As noted, defendants further contend that the evidence is legally insufficient to support the conviction. Specifically, they contend that it is legally insufficient to establish that they stole property, that they took property from an owner thereof, and that the value of the stolen property exceeded $1,000. We note at the outset that defendants failed to preserve for our review their contention that the evidence is legally insufficient to establish that they took property "from an owner thereof" (Penal Law § 155.05 [1]; see People v Gray, 86 NY2d 10, 19-20). In any event, viewing the evidence in the light most favorable to the People (see People v Contes, 60 NY2d 620, 621), we conclude that there is legally sufficient evidence establishing that the store's loss prevention officer "had a possessory right which, however limited or contingent, was superior to that of defendant[s]" (People v Hutchinson, 56 NY2d 868, 869).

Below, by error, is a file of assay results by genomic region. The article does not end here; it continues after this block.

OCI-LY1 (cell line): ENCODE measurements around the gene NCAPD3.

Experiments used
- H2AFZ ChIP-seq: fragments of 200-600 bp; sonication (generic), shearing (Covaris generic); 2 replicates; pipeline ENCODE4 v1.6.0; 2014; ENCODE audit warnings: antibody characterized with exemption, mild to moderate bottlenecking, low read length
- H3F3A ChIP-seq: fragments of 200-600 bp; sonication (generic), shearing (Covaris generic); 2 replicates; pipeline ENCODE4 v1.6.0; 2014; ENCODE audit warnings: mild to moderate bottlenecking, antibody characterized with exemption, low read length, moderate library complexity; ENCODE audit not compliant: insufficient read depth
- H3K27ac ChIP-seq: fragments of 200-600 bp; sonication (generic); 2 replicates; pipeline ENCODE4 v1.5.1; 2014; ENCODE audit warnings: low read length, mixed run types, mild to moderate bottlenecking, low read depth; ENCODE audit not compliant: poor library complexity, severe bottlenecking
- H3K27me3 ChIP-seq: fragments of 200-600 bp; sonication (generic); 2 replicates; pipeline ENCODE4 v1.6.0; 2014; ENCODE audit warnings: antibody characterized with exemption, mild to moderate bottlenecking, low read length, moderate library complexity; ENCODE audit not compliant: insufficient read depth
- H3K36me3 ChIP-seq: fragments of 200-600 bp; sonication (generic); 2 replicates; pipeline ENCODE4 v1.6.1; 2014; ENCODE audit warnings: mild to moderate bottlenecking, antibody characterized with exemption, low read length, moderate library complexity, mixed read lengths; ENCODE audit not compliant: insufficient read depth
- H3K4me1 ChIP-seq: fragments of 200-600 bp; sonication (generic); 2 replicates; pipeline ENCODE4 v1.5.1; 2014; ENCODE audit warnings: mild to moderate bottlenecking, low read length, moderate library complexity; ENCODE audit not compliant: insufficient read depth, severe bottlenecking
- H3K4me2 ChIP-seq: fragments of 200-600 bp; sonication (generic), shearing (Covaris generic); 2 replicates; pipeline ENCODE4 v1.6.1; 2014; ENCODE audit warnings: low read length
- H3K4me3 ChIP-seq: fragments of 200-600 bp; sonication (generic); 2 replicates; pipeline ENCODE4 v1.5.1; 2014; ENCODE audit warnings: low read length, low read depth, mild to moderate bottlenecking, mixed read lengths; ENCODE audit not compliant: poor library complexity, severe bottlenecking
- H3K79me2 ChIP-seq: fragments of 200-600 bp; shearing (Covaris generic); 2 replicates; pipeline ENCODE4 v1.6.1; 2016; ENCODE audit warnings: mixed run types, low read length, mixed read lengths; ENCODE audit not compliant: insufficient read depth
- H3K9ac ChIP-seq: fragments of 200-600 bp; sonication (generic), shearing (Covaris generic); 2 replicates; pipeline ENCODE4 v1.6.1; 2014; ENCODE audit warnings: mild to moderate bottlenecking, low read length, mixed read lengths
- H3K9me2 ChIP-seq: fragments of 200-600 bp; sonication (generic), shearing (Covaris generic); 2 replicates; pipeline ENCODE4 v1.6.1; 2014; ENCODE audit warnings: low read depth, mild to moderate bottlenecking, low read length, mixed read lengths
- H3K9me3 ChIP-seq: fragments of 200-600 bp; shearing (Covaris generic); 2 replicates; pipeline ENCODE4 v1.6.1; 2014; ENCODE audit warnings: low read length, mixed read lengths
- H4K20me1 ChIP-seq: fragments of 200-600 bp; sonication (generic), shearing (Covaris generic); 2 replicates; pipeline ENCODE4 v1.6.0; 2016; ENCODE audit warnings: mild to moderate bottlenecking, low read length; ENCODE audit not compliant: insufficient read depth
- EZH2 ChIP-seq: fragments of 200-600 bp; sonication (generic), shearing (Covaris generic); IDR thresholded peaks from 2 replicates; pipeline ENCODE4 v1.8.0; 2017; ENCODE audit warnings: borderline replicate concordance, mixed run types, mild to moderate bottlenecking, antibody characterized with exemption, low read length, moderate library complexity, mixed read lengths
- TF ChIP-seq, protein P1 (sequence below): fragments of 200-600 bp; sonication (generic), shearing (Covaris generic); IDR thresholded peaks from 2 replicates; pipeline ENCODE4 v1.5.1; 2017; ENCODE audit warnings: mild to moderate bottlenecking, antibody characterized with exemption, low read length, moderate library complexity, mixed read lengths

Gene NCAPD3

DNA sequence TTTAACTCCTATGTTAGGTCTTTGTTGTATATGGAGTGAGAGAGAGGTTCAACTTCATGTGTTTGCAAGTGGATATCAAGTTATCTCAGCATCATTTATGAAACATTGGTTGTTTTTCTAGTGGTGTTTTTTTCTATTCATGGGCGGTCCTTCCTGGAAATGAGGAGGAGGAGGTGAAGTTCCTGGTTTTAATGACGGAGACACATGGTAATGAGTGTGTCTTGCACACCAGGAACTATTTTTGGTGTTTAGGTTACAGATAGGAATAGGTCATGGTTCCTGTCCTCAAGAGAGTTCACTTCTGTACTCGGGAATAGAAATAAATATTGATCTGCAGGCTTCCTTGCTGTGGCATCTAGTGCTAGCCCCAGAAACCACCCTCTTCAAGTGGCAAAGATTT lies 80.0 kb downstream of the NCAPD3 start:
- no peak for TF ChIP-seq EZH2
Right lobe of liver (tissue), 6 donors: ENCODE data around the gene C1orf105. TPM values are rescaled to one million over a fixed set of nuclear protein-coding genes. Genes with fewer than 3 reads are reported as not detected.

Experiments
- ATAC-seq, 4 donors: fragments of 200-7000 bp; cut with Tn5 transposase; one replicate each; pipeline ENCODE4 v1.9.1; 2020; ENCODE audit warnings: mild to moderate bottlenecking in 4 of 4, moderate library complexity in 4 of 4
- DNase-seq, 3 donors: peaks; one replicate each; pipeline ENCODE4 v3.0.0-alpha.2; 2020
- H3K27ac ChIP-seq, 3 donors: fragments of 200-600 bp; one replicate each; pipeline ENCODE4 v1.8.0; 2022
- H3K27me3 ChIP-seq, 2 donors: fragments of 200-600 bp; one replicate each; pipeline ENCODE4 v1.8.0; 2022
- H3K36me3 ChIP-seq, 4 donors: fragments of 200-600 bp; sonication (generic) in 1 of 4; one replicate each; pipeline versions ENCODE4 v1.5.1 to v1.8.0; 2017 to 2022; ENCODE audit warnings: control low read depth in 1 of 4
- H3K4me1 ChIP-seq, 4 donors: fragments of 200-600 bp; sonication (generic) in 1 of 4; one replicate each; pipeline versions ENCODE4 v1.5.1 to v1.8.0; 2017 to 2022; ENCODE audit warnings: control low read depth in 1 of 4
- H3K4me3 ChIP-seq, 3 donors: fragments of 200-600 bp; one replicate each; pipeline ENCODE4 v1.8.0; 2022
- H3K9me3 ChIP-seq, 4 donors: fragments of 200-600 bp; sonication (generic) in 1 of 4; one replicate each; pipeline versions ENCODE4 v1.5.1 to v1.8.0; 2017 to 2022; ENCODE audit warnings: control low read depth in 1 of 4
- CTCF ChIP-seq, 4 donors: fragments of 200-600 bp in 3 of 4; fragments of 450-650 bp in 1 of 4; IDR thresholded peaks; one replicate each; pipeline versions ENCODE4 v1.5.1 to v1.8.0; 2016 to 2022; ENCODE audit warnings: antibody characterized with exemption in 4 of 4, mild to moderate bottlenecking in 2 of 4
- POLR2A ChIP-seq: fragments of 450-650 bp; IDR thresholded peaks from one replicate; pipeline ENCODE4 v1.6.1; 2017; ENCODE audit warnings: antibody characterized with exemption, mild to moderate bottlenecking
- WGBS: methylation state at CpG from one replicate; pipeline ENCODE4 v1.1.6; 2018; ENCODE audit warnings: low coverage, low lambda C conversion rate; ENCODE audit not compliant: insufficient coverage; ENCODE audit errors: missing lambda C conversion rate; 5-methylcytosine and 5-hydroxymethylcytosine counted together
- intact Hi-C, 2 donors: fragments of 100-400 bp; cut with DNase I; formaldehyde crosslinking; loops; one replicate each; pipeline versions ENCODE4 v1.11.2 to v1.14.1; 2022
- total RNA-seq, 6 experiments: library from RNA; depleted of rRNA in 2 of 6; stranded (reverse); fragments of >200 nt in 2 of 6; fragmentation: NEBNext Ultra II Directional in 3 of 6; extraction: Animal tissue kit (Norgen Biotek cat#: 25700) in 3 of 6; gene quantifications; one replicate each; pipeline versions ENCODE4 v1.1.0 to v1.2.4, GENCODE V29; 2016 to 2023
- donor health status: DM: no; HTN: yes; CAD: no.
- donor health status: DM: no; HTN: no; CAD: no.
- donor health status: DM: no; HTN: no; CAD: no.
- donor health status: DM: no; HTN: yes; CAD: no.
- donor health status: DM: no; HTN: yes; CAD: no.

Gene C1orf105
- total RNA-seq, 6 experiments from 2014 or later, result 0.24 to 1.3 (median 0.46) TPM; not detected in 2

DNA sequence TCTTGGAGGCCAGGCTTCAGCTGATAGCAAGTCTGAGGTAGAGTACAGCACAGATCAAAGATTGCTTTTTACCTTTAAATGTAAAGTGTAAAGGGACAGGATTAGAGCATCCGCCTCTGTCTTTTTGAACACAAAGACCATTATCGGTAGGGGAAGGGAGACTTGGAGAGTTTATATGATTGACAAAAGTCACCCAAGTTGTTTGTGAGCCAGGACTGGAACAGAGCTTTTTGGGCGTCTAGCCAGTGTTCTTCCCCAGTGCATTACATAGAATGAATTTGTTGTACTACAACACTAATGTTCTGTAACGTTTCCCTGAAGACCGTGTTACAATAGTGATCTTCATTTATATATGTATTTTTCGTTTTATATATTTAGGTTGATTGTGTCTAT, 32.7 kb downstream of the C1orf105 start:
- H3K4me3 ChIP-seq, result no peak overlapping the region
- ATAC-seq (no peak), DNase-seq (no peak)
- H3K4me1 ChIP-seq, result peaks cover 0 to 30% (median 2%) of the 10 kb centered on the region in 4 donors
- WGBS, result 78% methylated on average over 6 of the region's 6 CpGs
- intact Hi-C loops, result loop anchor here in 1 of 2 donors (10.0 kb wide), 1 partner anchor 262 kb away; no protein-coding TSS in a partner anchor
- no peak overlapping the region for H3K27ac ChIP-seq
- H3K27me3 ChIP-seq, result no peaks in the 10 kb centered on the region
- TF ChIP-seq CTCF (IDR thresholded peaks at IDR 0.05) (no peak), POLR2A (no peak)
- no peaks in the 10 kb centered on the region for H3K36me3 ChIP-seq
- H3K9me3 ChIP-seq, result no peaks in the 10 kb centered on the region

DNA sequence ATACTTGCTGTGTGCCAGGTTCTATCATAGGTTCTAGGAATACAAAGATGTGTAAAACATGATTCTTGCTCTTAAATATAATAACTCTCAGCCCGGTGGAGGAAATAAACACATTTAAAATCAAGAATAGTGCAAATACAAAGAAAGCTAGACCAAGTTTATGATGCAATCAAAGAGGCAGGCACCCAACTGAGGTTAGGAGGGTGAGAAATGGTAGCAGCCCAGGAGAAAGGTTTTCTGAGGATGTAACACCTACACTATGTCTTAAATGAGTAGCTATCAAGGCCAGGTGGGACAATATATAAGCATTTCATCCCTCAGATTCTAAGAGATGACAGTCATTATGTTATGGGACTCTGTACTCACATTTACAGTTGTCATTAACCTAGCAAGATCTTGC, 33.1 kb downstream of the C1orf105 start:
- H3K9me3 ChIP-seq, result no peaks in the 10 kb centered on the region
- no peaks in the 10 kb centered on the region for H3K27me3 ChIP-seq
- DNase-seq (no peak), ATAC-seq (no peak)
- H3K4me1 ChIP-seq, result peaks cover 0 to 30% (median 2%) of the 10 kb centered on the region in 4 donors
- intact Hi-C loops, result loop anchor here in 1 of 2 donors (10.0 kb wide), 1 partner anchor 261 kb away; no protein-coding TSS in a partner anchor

Contrary to defendants' further contention, there is legally sufficient evidence establishing that they stole property. The essential element of taking with respect to a larceny "is satisfied where the defendant exercised dominion and control over the property for a period of time, however temporary, in a manner wholly inconsistent with the owner's continued rights' " (People v Zombo, 28 AD3d 1233, 1234, lv denied 7 NY3d 794, 797, quoting People v Jennings, 69 NY2d 103, 118). Here, the People presented evidence establishing that defendants removed hangers and store security sensors from an unknown number of items and then concealed the items, and that certain items were removed from the store. ...